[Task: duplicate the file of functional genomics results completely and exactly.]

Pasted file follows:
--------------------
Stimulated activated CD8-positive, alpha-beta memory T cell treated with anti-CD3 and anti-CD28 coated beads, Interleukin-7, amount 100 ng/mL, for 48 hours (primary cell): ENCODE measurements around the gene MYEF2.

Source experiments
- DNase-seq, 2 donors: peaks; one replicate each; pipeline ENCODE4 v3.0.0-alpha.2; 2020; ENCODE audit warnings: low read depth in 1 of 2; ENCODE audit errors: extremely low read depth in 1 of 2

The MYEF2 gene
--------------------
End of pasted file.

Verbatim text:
Stimulated activated CD8-positive, alpha-beta memory T cell treated with anti-CD3 and anti-CD28 coated beads, Interleukin-7, amount 100 ng/mL, for 48 hours (primary cell): ENCODE measurements around the gene MYEF2.

Source experiments
- DNase-seq, 2 donors: peaks; one replicate each; pipeline ENCODE4 v3.0.0-alpha.2; 2020; ENCODE audit warnings: low read depth in 1 of 2; ENCODE audit errors: extremely low read depth in 1 of 2

The MYEF2 gene